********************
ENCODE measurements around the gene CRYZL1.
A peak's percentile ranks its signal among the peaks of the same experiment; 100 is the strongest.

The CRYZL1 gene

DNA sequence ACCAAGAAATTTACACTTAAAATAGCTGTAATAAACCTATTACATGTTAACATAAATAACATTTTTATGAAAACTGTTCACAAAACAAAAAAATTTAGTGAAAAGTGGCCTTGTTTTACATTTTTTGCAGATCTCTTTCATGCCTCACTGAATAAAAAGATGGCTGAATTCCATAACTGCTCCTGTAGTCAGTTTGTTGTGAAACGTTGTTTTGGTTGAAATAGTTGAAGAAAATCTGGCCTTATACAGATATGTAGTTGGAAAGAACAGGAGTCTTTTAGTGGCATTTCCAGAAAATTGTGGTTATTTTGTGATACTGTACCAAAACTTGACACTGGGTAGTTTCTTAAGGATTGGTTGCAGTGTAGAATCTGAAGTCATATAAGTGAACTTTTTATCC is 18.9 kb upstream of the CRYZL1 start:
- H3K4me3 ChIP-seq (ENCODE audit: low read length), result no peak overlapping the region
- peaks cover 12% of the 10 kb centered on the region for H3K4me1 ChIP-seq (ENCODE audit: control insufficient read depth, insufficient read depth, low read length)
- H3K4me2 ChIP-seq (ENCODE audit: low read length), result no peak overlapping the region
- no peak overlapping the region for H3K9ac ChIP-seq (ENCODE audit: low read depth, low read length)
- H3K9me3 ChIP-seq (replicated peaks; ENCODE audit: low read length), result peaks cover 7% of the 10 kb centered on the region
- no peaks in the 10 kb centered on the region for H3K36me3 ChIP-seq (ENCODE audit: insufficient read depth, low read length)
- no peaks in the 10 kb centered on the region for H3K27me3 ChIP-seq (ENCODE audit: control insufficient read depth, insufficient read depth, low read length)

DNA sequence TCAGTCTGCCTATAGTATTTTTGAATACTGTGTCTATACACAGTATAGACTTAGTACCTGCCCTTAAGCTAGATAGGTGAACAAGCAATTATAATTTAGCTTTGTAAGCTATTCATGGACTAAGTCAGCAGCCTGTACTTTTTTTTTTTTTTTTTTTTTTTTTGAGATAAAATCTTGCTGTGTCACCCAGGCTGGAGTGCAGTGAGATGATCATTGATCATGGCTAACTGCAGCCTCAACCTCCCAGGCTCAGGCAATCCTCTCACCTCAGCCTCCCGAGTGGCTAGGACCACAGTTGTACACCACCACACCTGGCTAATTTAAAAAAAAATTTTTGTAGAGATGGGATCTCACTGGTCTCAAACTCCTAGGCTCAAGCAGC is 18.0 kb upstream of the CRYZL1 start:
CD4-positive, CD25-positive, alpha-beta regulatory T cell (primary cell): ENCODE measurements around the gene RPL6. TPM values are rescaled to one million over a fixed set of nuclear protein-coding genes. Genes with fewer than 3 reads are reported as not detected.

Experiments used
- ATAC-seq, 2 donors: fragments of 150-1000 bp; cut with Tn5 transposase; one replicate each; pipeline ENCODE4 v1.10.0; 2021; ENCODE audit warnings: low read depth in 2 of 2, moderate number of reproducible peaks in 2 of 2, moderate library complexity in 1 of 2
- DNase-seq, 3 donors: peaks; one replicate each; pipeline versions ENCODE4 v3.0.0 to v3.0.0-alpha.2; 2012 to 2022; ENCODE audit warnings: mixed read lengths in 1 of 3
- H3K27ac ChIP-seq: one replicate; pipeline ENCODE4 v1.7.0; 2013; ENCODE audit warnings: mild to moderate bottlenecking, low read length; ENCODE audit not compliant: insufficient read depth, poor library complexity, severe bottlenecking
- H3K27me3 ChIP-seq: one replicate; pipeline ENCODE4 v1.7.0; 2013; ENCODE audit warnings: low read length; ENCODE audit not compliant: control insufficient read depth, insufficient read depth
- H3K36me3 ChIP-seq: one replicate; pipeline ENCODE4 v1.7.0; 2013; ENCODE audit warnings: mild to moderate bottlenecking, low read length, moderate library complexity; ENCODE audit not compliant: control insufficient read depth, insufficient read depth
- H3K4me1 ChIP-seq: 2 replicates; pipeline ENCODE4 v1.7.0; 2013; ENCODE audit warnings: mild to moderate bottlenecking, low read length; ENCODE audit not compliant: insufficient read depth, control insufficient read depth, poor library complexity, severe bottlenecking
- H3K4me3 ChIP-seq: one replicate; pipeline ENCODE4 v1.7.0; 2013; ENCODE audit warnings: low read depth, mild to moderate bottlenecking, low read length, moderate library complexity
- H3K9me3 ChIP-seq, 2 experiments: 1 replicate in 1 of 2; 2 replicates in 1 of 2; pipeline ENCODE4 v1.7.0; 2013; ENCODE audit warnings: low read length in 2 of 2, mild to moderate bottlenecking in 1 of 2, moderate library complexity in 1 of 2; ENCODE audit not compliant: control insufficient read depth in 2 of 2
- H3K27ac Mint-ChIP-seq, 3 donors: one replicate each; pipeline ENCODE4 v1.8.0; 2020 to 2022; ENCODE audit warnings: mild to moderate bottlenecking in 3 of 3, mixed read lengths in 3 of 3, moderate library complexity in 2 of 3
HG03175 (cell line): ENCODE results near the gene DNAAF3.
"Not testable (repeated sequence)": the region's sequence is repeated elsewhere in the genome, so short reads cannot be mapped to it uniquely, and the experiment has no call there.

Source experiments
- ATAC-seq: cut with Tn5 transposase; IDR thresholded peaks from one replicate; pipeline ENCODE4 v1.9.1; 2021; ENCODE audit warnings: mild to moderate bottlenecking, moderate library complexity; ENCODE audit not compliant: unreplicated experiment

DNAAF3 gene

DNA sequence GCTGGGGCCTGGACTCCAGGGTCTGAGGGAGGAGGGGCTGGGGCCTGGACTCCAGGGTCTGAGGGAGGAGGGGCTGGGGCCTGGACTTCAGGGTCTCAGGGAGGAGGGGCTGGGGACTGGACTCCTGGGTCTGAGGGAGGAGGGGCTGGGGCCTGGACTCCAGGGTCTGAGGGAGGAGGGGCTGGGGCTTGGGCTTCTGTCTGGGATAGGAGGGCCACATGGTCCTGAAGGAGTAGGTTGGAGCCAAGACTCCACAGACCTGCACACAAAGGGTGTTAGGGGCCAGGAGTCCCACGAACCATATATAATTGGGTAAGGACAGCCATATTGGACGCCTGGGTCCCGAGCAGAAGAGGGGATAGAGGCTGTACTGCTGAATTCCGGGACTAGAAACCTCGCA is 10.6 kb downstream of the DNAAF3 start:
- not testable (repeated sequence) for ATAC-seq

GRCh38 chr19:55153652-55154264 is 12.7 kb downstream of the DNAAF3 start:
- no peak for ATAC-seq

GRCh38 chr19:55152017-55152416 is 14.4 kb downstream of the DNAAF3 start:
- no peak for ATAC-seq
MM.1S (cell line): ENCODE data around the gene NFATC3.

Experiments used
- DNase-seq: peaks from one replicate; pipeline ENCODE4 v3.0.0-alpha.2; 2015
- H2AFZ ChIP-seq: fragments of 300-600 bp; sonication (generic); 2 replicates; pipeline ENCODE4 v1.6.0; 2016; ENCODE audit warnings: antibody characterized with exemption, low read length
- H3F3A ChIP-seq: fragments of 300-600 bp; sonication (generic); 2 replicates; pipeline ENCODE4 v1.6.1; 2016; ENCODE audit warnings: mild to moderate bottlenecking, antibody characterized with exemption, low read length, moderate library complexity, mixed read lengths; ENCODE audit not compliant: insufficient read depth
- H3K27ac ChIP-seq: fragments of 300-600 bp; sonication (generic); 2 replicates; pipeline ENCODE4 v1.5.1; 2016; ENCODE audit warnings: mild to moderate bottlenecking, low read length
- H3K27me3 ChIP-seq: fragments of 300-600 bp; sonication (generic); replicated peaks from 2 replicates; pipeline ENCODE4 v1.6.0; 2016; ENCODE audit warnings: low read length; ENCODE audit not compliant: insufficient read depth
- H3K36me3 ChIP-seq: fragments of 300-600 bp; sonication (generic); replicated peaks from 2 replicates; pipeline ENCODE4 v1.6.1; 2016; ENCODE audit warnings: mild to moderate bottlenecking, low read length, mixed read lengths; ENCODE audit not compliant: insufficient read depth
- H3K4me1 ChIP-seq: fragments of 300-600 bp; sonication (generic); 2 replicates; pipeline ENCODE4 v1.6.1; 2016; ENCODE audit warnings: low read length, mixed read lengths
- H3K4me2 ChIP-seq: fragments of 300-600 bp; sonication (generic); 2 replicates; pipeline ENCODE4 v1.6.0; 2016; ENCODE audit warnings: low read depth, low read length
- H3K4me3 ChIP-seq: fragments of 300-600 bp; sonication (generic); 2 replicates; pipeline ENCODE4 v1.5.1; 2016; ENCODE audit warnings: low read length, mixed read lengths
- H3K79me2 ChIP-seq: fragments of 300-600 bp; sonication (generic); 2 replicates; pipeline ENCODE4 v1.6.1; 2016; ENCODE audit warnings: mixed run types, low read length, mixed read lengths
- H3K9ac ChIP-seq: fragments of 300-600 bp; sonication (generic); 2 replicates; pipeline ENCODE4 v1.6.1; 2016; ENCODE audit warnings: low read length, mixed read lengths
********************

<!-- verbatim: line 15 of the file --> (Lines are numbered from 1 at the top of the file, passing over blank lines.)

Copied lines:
- ATAC-seq, 2 donors: fragments of 150-1000 bp; cut with Tn5 transposase; one replicate each; pipeline ENCODE4 v1.10.0; 2021; ENCODE audit warnings: low read depth in 2 of 2, moderate number of reproducible peaks in 2 of 2, moderate library complexity in 1 of 2